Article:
Australian researchers have developed a remarkable spray-on material, a layer of nanoparticles, with the ability to repel water.
The protective coating could eventually be used to waterproof mobile phones, prevent ice from forming on planes or protect boat hulls from corrosion.
“The surface is a layer of nanoparticles, which water slides off as if it’s on a hot barbecue,” says William Wong, a PhD student from the Nanotechnology Research Laboratory at the ANU.
The team created a more robust coating than previous materials by combining two plastics, one tough and one flexible.
“It’s like two interwoven fishing nets, made of different materials,” says Wong.
Watch the effect:
The water-repellent or superhydrophobic coating is also transparent and extremely resistant to ultraviolet radiation.
Antonio Tricoli, the lead researcher and head of the Nanotechnology Research Laboratory, says the material could change how we interact with liquids.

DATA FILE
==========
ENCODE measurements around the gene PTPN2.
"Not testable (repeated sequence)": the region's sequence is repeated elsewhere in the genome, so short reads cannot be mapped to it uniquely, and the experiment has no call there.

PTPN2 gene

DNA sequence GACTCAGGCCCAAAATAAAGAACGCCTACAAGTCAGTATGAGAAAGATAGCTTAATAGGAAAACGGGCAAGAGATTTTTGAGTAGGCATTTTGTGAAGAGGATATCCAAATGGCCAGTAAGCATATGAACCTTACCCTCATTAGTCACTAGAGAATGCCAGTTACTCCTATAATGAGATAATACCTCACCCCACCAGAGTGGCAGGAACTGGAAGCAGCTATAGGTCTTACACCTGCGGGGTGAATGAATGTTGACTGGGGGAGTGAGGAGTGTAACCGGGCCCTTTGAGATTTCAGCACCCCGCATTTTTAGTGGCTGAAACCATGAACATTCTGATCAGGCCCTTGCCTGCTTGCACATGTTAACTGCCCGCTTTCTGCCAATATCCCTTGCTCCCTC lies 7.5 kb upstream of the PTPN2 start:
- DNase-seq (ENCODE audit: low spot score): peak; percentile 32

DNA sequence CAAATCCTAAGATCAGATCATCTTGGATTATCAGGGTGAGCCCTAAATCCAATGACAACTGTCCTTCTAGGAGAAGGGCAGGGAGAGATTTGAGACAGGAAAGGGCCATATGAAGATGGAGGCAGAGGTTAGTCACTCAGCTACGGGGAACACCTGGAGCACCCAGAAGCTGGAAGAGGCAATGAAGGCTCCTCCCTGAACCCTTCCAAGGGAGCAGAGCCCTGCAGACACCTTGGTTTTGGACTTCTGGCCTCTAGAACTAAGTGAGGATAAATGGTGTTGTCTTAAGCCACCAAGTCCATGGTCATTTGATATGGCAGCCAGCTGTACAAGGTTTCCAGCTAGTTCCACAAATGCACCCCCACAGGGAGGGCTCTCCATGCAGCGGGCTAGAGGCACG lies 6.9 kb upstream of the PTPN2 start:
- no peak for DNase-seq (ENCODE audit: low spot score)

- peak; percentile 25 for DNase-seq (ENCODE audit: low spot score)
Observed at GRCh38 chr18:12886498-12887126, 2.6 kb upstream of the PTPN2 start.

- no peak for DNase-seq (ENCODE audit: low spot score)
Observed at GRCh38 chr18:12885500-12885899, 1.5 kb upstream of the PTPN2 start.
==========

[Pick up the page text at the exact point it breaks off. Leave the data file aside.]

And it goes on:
“It will keep skyscraper windows clean and prevent the mirror in the bathroom from fogging up,” says associate professor Tricoli.
“The key innovation is that this transparent coating is able to stabilise very fragile nanomaterials resulting in ultra-durable nanotextures with numerous real-world applications.”
The team developed two ways of creating the material, both of which are cheaper and easier than current manufacturing.
One method uses a flame to generate the nanoparticle constituents of the material. For lower temperature applications, the team dissolved the two components in a sprayable form.
The research is published in the journal Applied Materials and Interfaces.
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